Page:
‘Writing is like an itch that I have to scratch’

A freewheeling chat with author Arefa Tehsin on writing for children and more

July 25, 2018 02:28 pm | Updated 02:28 pm IST

All in the family Arefa Tehsin

All in the family Arefa Tehsin

Ask Arefa Tehsin what led her to write for children and the reply is a humorous “Some people I am close to declare that I never grew up! Writing for kids was a natural consequence.”

Tehsin has eight books to her credit, all of which have something to do with Nature, the environment and conservation. This, she says, has something to do with the fact that she “was born into a family of nature lovers. While my grandfather was one of the earliest big game hunters-turned-conservationists of India, my father has been a wildlife conservation crusader of sorts.”

Childhood experiences

As a child, she was introduced to bears, crocodiles, leopards and pythons and explored unknown forest caves. “One of my childhood memories is getting up one morning in the jungles of Kumbhalgarh and finding fresh pug marks of a panther that had passed between our cots at night. He must have come to the waterhole near which we were sleeping and decided it was best not to disturb our sleep.”

All these experiences, she says, ensured that wild animals became an extended family, “though we would not sit down and have a meal together.” As a result, when she started writing, she wasn’t stumped for ideas. “If you have so many colourful characters with the most quirky habits in the family, you don’t need to look far.”

But that doesn’t stop her from doing her research. She reads from “credible” sources like the National Geographic, WWF and IUCN, refers to books written by early naturalists and hunters from her father’s library and discusses animal habits and behaviour with her father.

The Globetrotters by Arefa Tehsin

The Globetrotters by Arefa Tehsin

Her latest book The Globetrotters (Puffin) is a fun read about two bullies who have to undergo many transformations and travel for miles before they figure out that they were doing something wrong. The adventures of Hudhud and Kilkila also offer several lessons in geography and natural history.

Tehsin says the idea came out of a discussion on migratory animals. “Considering the distances they travelled on legs and wings and fins, it seemed most pretentious to call human travellers globetrotters. When I flirted a little more with the idea, it resulted in the adventures of Hudhud.”

Which brings me to the names: Hudhud is Hindi for a hoopoe while Kilkila is the kingfisher. The latter caught her fancy, she says, but “I always knew Hudhud as a regular visitor in our garden when I grew up. And now this bird is a rare sight. I think I just dug Hudhud out of my mind subconsciously to hear the music of the word again.”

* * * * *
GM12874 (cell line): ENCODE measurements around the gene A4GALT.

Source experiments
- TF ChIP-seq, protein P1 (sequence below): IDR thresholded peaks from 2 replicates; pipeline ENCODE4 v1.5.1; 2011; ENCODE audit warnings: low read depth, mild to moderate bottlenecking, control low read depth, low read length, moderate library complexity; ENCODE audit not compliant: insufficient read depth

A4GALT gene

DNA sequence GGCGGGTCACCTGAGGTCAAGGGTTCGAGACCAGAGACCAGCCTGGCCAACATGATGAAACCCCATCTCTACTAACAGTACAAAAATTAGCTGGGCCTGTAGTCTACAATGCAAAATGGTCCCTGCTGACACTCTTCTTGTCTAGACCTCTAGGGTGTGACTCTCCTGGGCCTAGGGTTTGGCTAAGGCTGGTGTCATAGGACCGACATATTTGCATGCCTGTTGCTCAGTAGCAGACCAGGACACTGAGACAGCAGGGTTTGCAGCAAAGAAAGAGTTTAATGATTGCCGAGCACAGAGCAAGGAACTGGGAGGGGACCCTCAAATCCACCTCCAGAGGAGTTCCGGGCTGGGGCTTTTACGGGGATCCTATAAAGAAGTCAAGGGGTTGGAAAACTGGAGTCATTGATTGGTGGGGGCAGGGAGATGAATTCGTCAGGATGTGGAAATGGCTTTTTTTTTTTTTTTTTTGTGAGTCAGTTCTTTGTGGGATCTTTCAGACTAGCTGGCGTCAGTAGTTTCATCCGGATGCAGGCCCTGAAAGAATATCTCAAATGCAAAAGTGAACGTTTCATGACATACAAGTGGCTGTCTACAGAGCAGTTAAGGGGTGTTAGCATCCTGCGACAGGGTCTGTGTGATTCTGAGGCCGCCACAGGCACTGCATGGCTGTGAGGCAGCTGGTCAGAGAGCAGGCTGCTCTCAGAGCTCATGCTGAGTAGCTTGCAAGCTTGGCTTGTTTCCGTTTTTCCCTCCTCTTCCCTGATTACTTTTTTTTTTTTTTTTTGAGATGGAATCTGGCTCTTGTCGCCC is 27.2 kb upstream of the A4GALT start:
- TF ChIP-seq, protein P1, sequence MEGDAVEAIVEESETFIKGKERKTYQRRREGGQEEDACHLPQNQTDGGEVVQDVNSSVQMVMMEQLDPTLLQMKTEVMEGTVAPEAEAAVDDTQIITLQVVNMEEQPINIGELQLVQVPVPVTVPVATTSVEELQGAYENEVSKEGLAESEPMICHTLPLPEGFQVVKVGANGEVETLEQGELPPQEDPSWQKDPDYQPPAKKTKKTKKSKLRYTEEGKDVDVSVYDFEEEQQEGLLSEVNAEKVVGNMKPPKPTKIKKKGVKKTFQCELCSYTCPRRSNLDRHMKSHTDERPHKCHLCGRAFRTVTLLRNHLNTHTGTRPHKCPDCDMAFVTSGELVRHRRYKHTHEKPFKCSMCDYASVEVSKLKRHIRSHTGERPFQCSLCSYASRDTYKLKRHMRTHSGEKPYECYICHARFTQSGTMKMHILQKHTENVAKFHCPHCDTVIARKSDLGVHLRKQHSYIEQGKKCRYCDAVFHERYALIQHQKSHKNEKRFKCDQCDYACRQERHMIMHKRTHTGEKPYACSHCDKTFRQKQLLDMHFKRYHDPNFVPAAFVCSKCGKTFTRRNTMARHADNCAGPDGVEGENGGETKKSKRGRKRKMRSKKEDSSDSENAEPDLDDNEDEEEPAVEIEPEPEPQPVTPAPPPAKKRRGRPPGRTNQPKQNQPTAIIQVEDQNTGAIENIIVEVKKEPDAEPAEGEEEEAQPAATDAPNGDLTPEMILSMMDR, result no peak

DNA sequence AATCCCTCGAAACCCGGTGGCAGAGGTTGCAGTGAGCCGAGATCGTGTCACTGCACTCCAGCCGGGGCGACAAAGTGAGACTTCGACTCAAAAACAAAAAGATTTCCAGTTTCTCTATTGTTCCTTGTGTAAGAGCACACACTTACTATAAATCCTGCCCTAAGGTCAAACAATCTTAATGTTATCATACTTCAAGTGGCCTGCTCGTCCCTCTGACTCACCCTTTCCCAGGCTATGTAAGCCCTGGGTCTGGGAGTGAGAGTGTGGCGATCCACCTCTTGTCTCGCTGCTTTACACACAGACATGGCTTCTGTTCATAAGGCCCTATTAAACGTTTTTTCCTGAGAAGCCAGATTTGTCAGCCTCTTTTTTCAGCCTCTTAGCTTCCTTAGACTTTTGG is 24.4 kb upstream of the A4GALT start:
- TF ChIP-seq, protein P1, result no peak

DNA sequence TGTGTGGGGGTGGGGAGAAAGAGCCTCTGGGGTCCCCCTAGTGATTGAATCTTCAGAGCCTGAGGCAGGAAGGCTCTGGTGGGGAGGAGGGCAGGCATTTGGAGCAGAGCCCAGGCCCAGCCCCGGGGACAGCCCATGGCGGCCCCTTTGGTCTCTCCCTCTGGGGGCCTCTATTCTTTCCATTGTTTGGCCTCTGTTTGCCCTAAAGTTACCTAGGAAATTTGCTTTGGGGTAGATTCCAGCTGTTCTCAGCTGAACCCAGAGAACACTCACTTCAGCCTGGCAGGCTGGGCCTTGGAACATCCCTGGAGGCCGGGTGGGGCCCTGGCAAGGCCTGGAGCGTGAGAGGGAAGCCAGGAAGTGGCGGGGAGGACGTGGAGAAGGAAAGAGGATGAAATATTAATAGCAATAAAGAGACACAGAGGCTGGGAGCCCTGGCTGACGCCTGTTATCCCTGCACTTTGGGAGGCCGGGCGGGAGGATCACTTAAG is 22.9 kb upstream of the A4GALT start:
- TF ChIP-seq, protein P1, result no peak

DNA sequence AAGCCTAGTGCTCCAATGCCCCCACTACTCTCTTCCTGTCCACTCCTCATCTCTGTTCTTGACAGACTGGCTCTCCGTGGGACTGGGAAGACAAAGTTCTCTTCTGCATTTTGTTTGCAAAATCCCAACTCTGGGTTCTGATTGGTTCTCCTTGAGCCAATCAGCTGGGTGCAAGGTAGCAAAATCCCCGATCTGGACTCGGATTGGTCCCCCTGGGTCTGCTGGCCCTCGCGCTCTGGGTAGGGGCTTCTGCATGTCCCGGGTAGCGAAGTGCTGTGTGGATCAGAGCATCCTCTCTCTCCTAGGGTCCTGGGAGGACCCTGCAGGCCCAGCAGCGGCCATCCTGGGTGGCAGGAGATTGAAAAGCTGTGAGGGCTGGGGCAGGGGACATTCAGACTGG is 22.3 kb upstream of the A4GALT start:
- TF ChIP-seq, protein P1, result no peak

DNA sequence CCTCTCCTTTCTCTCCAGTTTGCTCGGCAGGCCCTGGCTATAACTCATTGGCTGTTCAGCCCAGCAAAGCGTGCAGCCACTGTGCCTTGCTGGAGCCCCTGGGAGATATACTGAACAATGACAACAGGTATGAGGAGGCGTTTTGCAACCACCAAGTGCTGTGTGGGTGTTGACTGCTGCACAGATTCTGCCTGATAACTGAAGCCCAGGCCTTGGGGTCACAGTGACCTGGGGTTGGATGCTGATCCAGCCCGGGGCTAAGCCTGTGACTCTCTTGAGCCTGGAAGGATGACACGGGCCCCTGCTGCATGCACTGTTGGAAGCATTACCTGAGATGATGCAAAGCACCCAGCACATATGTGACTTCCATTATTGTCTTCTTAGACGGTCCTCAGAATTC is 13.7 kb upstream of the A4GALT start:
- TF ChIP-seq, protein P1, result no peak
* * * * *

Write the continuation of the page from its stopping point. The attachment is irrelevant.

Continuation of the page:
Born storyteller

The element of fantasy in the book comes from “being a story-spinner since childhood who loved to live in fantastical worlds. I grew up telling tales…to my friends about the magical pencil box and the teacher’s eyebrows that changed colours at night.”

Another favourite story was of the alien Jack who lived as a beetle in the roots of a banyan tree. Along with her cousin Saadat, Tehsin would sell old bottles to help Jack on his way back home. “I wonder if Saadat, who flies transatlantic flights now, has visions of Jack’s spaceship up there sometimes,” she muses.

The book also references the rampant destruction of nature through pollution and destruction of habitats: a sea serpent who gets all the animals together to battle the plastic menace; the caribou leader who is grumpy about the melting permafrost...

Tehsin recalls an encounter with an elephant in Sri Lanka. “A disturbed female charged us when another jeep recklessly approached her too close. Our jeep had to go inside the tall grass, in front of the trumpeting elephant, to take a turn! John Muir once said that the clearest way into the universe is through a forest wilderness. In those brief breathless moments, we did see our way clear…right up to the heavens.”

This, she says was a reminder of our helplessness in the face of nature’s might. “We may think that we are protecting nature, but it is nature that is protecting us. For how long? Well, that remains to be seen, given our track record.”


In the book, Hudhud and Kilkila turn into various creatures: a blue whale, painted lady butterfly, leatherback turtle, caribou, and Arctic tern. “I researched a little about the greatest migratory animals of the world and selected a bird, a marine mammal, a land animal, a fish and an amphibian from the lot,” says Tehsin of her selection.


Fiction: Anna Karenina, David Copperfield, The Lord of the Rings, The Moonstone and The Sword of Tipu Sultan, which is too eerily real for fiction, are just some of many

Books on Wildlife/Conservation: The Book of Great Jungles by Ivan Sanderson; Man-Eating Leopard of Rudraprayag by Jim Corbett; Encyclopaedia of Vanished Species by David Day

Authors: Khalil Gibran, Leo Tolstoy, Robert Galbraith, Sir Arthur Conan Doyle and George RR Martin among others

Films: So many! Off hand Life is Beautiful for its beauty, To Kill a Mockingbird for its grit and heart, The Shawshank Redemption for its never-say-die spirit, and Children of Heaven for its guilelessness and simple charm

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